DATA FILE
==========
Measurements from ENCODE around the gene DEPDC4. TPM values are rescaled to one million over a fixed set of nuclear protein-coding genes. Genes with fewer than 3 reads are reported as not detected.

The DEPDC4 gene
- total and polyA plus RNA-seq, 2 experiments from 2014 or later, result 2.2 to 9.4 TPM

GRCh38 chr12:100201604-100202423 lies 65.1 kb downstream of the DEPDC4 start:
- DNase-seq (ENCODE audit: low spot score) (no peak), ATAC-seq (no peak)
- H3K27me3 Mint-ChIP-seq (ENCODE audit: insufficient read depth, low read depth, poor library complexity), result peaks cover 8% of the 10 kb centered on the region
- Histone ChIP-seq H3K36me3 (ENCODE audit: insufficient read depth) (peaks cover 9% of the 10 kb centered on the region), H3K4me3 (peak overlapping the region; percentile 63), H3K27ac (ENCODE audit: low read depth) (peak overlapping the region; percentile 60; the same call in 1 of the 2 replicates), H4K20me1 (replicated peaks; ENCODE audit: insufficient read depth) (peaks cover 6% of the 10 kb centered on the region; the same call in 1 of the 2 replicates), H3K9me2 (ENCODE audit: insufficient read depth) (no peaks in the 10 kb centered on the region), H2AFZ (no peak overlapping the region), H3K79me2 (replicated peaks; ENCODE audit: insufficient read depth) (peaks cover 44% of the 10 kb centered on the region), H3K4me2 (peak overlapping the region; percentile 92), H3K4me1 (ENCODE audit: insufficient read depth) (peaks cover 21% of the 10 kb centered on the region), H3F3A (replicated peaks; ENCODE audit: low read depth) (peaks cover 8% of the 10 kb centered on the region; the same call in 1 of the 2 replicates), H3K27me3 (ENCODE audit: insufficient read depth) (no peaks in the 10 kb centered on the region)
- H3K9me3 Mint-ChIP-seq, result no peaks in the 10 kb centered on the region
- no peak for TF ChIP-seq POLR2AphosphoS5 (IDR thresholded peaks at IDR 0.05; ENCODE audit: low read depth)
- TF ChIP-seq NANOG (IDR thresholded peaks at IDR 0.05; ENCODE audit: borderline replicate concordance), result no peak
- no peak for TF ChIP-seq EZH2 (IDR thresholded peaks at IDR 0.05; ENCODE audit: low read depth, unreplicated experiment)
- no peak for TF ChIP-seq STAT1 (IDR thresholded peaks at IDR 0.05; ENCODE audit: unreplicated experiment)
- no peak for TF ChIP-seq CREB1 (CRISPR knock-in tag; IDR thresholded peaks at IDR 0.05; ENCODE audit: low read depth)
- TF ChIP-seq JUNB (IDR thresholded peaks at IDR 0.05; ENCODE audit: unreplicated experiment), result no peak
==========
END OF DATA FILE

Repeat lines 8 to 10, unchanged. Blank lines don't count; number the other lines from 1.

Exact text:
- H3K9me3 Mint-ChIP-seq, result no peaks in the 10 kb centered on the region
- no peak for TF ChIP-seq POLR2AphosphoS5 (IDR thresholded peaks at IDR 0.05; ENCODE audit: low read depth)
- TF ChIP-seq NANOG (IDR thresholded peaks at IDR 0.05; ENCODE audit: borderline replicate concordance), result no peak